[Met Performance] CID:95430
Lohengrin {352} Matinee ed. Metropolitan Opera House: 02/16/1927.

(Review)


Metropolitan Opera House
February 16, 1927 Matinee


LOHENGRIN {352}

Lohengrin...............Rudolf Laubenthal
Elsa....................Maria Jeritza
Ortrud..................Karin Branzell
Telramund...............Friedrich Schorr
King Heinrich...........Michael Bohnen
Herald..................George Cehanovsky
Page....................Grace Anthony
Page....................Mary Bonetti
Page....................Minnie Egener
Page....................Charlotte Ryan

Conductor...............Artur Bodanzky

Review signed M. W. in the New York Tribune

Jeritza's Farewell Of Season Is Vivid Elsa in 'Lohengrin'

Metropolitan Matinee Offers Wagnerian Cycle [Start]

Yesterday's operas at the Metropolitan belonged in the category of the old and battle scarred, but to each was brought on this occasion an element of interest which made them worthy of some detailed remark.

The afternoon's "Lohengrin" marked the [beginning] of Mr. Gatti's current Wagnerian Cycle in an auspiciously crowded auditorium and also served to subtract from the remaining weeks of the season the glamorous presence of Maria Jeritza. Excellent and gifted artists remain, but no one singer in the organization so combines vitality of voice and art with that peculiar quality of theatrical magnetism which fills the stage with color and light. Yesterday Jeritza was in fine voice and seemed determined to invest the inadequacies of Elsa's character with some of her own vivid and positive personality.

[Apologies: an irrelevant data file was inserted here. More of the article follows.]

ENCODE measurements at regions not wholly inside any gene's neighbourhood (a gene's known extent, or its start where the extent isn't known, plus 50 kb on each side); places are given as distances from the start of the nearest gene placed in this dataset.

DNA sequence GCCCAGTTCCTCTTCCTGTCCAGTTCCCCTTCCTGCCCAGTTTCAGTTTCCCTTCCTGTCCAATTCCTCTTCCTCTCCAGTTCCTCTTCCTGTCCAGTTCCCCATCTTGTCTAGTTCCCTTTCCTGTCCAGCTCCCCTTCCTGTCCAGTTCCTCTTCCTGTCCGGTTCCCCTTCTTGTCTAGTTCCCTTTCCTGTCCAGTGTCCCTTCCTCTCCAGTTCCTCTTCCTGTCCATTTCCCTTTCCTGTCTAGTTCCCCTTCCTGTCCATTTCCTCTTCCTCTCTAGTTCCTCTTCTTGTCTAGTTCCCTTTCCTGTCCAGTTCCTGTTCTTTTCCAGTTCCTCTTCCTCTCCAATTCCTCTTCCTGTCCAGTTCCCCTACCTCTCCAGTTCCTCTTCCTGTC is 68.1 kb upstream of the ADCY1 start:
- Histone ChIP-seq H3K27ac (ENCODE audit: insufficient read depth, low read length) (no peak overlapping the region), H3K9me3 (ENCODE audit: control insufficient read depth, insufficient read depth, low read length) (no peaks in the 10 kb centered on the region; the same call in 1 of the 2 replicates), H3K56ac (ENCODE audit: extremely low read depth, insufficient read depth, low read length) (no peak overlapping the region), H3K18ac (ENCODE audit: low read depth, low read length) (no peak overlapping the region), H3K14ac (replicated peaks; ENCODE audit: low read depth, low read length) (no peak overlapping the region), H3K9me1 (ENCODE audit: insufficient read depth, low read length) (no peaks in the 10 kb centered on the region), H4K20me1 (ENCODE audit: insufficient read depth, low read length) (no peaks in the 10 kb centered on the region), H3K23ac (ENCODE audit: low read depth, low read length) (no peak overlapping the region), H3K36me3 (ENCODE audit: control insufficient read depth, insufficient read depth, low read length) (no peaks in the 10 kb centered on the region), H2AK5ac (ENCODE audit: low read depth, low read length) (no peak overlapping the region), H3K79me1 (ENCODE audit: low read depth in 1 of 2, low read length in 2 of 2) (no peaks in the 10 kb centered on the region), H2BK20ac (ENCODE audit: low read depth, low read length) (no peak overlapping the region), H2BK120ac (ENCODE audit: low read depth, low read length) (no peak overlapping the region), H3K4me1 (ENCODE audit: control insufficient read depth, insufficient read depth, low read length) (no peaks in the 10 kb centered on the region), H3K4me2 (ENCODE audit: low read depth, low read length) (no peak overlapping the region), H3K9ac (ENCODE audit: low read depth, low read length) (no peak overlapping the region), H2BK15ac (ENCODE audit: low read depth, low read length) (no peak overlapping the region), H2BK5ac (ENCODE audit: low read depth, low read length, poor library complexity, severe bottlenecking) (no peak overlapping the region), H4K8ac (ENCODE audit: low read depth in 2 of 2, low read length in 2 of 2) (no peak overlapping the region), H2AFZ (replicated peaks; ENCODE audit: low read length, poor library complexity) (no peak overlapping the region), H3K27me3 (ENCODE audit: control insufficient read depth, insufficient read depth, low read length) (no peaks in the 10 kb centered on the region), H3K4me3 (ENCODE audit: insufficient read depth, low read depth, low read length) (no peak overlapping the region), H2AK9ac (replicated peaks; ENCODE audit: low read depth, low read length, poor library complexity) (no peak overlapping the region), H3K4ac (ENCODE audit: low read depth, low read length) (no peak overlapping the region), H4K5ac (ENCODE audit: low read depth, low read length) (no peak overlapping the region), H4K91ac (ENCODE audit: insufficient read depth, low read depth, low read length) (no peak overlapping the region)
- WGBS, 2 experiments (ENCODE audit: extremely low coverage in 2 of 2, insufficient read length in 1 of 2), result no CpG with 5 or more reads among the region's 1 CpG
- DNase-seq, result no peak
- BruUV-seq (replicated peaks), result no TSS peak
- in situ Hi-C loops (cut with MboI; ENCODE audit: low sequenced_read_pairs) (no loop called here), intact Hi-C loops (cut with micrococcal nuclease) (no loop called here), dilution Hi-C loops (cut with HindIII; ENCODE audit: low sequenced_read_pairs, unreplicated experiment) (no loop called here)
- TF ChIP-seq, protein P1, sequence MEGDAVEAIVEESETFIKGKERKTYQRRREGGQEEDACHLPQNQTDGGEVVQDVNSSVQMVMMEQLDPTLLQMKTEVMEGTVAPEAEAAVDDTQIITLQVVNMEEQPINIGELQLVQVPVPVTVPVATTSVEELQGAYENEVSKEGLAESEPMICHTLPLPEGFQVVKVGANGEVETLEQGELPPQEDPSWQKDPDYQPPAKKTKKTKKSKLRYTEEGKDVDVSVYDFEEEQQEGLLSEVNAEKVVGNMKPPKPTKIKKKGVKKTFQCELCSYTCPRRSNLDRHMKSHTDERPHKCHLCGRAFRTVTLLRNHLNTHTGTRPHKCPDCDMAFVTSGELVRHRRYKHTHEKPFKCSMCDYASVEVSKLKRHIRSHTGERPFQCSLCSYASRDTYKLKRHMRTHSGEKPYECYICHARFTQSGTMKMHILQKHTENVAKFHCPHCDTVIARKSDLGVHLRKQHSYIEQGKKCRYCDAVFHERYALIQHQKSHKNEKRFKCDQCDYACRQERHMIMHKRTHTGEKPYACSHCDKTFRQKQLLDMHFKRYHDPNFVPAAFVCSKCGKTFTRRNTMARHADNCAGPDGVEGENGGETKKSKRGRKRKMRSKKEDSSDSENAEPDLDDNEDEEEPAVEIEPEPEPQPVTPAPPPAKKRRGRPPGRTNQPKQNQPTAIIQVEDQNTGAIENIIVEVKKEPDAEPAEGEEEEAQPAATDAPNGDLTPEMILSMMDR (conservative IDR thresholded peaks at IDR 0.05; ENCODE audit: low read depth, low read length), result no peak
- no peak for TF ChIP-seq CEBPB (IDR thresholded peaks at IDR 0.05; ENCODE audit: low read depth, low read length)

Karin Branzell was equally vigorous as Ortrud, and the two prima donnas flourished their cloaks in a whirl of indignant color which gave to the stilted scene of Act II a certain authentic excitement.

Friedrich Schorr enriched the machinations of Telramund with his best singing and, while it cannot be said that Mr. Bohnen's heart was very deeply concerned with the reactions of King Henry, he was only sparing of his emotions, not of his dignity nor his voice. Cehanovsky sang a somewhat tentative Herald, and Mr. Laubenthal was, as ever, a personable Lohengrin. Mr. Bodanzky conducted with some expenditure of the magic he is storing up for the imminent devotional labors of the "Ring."

At the conclusion of the performance, as was to be expected, there was a round dozen recalls for the departing prima donna and a gracious exchange of greetings over the footlights when a large group of enthusiasts pressed close to the orchestra rim for a last glimpse of their favorite until next season.



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